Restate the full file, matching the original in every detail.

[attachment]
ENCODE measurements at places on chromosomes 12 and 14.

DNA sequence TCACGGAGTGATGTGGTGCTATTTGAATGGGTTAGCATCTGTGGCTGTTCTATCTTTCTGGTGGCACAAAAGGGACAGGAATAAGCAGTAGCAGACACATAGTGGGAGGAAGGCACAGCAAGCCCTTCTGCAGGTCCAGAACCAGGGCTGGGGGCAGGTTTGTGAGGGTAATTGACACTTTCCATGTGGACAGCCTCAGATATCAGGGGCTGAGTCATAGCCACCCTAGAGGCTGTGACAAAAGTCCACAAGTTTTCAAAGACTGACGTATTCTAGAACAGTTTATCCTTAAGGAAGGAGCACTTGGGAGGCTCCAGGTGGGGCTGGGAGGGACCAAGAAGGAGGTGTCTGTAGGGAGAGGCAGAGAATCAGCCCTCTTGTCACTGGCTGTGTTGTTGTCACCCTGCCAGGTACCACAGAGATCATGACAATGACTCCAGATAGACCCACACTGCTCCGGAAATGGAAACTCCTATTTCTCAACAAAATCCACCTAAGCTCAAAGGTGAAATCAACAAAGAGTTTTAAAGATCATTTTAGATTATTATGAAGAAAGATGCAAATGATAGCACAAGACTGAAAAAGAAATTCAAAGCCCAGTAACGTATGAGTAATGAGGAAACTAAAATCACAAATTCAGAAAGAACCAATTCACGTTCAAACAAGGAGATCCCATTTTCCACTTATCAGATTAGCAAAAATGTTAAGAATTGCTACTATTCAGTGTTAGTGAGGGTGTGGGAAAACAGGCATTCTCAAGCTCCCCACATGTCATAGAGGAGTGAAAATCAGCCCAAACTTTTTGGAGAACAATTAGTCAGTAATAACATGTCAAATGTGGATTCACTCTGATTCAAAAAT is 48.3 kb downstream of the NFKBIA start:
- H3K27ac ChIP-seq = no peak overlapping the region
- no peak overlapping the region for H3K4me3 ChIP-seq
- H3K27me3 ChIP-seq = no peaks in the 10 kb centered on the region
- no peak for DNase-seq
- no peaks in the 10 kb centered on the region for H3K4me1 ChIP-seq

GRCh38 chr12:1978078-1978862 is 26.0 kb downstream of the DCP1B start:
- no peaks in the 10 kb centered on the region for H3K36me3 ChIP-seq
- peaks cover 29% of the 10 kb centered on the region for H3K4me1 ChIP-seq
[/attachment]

ENCODE measurements at places on chromosomes 12 and 14.

DNA sequence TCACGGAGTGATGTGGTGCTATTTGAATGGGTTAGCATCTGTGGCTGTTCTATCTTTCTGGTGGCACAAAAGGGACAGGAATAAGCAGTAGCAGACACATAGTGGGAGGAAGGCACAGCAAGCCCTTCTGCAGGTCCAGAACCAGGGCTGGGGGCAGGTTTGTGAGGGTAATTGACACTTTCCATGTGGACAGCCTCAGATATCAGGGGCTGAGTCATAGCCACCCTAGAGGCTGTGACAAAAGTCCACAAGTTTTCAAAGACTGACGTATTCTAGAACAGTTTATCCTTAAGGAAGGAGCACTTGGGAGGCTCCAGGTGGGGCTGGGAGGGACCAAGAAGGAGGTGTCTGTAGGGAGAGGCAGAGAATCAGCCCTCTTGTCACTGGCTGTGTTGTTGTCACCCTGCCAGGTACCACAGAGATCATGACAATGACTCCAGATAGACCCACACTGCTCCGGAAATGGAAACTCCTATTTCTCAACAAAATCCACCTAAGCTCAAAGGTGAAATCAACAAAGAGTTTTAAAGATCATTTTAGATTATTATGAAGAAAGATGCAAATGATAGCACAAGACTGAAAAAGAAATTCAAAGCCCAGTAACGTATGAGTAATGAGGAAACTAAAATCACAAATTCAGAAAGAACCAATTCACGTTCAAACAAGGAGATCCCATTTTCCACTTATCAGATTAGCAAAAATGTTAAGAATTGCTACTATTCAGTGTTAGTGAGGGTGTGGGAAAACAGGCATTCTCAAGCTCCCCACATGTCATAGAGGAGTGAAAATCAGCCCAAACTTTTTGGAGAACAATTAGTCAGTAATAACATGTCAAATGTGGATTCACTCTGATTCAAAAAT is 48.3 kb downstream of the NFKBIA start:
- H3K27ac ChIP-seq = no peak overlapping the region
- no peak overlapping the region for H3K4me3 ChIP-seq
- H3K27me3 ChIP-seq = no peaks in the 10 kb centered on the region
- no peak for DNase-seq
- no peaks in the 10 kb centered on the region for H3K4me1 ChIP-seq

GRCh38 chr12:1978078-1978862 is 26.0 kb downstream of the DCP1B start:
- no peaks in the 10 kb centered on the region for H3K36me3 ChIP-seq
- peaks cover 29% of the 10 kb centered on the region for H3K4me1 ChIP-seq